Finding the Hope of Passover in a Refugee Crisis


By Allie Riddle, BSN, RN

Resurrection Sunday comes during interesting circumstances for me this year. I have been tossed into the midst of a refugee crisis in northwestern Uganda. I am witnessing suffering like I have never known and, as a spectator, seeing the effects of bloodshed, trauma and death in the most real of ways.

I come home from work trying to forget what I have seen. The last, racking chest rise and fall of a malnourished child, who appears more like a skeleton than body. The tear-filled, red-rimmed eyes of a young boy watching the small corpse of a friend or sister being carried out of the mortuary. The tension and fear in a mother’s eyes as she carries her limp toddler into a poorly resourced health clinic. I want to forget what I have heard. The last breaths. The cries of pain. The sound of tears.

All throughout the day I see that the effects of sin in the world are real. And no longer in an abstract way, but in a tangible way. A way I now know through the senses. Touch, sight, sound, smell. My face is pressed against the glass and I can see the darkness. Feel the ache. Witness the suffering.

Enter Passover.

Here is the most symbolic meal that believers can share together. It represents our freedom. It marks the beginning of the road that Jesus walked to redeem this world unto Himself.

When we celebrate Passover, we commemorate and remember God’s heart for His children. There were no lengths too far to go. With Jesus’s last breath, the weight of this world rested on His broken body, and with His first breath at resurrection, was a promise that that weight would one day be vanquished forever and the world made new.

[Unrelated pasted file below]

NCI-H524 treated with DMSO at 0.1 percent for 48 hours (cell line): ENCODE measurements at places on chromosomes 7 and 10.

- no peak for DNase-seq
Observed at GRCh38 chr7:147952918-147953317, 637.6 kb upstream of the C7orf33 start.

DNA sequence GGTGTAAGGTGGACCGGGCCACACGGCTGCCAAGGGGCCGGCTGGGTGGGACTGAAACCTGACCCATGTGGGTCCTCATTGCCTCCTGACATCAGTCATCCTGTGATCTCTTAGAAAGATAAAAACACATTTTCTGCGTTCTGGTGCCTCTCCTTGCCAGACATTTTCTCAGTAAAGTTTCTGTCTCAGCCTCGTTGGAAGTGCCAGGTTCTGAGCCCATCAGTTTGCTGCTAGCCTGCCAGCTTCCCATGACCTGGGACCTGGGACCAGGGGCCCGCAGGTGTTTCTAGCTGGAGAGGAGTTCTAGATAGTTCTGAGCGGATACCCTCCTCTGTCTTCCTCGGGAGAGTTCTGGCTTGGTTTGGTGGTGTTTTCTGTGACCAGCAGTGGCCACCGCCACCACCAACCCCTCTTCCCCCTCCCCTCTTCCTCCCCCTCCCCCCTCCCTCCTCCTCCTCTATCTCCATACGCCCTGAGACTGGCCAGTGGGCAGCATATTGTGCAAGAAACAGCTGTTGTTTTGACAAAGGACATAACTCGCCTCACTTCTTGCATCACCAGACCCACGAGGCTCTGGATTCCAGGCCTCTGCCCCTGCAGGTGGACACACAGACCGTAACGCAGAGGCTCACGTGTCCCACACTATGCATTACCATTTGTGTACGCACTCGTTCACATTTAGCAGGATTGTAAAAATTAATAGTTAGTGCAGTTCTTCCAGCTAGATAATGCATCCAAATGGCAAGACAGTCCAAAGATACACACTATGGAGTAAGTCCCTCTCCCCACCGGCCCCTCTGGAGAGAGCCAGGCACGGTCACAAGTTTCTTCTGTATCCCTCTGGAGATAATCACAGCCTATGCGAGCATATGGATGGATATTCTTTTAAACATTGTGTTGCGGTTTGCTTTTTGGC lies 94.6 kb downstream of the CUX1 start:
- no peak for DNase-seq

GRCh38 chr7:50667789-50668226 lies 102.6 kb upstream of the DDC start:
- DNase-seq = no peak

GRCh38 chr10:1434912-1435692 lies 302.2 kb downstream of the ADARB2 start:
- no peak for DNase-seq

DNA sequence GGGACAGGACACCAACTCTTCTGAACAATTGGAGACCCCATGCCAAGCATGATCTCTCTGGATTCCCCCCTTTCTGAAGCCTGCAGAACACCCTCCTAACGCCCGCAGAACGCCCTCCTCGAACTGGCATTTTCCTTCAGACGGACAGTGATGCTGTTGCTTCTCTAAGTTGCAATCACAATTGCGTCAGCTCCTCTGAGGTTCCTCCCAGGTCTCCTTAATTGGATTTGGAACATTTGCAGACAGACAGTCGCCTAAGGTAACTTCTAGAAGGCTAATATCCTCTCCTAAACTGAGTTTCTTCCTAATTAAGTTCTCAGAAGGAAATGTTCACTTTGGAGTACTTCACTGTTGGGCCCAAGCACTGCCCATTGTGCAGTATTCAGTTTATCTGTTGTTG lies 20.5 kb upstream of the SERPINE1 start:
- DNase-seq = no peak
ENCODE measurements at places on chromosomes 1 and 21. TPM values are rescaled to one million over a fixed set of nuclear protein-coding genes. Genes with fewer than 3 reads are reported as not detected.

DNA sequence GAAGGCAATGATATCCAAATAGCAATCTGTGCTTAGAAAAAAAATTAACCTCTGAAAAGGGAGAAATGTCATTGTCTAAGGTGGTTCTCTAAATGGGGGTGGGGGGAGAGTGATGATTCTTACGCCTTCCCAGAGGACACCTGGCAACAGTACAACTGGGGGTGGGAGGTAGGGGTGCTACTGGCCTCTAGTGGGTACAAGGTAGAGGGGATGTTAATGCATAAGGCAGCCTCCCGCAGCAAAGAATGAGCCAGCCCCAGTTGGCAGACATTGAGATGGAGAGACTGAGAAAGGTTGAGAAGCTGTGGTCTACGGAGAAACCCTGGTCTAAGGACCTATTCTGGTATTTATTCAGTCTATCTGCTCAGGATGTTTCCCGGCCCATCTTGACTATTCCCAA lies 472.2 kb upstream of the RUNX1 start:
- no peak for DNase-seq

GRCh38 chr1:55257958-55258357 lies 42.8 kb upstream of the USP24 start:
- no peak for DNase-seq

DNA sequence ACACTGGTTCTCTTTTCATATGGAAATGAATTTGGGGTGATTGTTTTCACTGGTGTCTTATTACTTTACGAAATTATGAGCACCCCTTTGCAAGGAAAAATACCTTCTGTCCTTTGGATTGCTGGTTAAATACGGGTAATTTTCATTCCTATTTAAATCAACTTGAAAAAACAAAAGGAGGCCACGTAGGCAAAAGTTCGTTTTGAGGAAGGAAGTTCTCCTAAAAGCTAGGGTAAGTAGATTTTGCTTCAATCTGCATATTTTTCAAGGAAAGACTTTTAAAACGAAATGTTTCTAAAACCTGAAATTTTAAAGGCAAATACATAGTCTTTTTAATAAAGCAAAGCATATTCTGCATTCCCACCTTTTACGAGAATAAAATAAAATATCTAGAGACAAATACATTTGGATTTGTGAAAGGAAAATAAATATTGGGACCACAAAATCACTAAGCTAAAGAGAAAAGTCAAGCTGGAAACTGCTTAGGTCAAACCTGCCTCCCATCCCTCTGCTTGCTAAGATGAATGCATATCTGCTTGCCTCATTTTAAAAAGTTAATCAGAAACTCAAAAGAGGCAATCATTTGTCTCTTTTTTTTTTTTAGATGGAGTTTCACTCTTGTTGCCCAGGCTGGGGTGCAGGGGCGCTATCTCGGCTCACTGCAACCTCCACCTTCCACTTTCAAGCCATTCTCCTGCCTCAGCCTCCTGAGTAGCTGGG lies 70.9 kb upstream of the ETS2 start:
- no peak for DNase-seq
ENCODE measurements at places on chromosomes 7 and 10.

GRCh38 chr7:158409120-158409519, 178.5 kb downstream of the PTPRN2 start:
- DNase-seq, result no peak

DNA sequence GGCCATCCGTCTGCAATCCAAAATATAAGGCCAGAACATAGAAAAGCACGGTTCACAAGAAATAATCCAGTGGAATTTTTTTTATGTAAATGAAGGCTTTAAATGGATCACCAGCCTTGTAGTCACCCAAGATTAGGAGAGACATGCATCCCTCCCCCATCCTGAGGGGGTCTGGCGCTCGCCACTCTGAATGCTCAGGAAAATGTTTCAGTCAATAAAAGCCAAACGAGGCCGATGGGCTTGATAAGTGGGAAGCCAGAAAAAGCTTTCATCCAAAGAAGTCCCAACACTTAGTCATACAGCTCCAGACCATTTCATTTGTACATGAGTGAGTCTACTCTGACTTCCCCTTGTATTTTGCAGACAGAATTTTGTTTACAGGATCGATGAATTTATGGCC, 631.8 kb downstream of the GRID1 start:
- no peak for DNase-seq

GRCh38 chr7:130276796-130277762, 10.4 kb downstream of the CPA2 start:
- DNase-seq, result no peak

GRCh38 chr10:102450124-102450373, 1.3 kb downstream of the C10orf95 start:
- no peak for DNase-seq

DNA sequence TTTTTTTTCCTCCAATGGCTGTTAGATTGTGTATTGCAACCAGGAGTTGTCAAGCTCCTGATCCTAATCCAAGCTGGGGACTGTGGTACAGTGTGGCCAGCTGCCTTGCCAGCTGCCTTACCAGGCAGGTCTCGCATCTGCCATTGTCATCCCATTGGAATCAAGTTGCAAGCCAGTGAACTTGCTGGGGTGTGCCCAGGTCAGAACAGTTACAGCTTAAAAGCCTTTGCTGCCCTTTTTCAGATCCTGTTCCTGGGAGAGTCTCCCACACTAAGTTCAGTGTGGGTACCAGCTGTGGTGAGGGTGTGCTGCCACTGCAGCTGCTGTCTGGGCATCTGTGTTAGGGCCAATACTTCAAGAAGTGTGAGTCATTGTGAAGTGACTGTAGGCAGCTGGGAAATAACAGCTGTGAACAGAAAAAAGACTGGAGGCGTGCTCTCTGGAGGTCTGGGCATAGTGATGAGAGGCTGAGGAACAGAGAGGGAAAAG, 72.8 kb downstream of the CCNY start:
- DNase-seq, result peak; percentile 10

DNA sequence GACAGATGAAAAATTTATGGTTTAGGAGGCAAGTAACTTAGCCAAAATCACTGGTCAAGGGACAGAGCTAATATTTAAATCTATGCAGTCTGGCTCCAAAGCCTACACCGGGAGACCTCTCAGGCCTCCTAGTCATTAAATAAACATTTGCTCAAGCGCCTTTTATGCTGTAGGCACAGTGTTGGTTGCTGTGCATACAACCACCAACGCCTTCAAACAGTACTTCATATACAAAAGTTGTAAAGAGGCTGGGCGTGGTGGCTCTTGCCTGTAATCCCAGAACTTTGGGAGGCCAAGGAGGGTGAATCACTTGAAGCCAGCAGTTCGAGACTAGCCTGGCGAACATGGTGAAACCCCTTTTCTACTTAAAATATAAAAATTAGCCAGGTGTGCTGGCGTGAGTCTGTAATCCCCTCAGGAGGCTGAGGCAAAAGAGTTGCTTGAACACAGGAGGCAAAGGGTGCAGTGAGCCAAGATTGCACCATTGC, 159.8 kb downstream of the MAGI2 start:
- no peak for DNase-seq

“Hope is the anchor I cling to”

Like the shroud that fell from His body as He stood, so will the sufferings of this world fall away. Hope for our broken world flickered back into existence. The darkness of curses, sin, and death was driven back by the flame of Christ’s eternal victory. We can be free!

Today we still feel the sin caused by a fallen world, but no longer without Hope. All things can and are being made new. Slowly, day by day. Suffering can no longer be felt without Hope throbbing alongside. Hope is the anchor I cling to, the light that will not extinguish, the promise I feel when we celebrate the death and resurrection of Jesus. Our current sufferings are not eternal, and the heart of God is to bring healing and justice to earth – now, through the work of His followers – but one day, a complete wholeness made possible through the return of our King Jesus. That is the day we work toward.

Oh, let that day be soon! Especially for the refugees of South Sudan.

– Allie Riddle, BSN, RN, is a MedSend nurse serving in East Africa.

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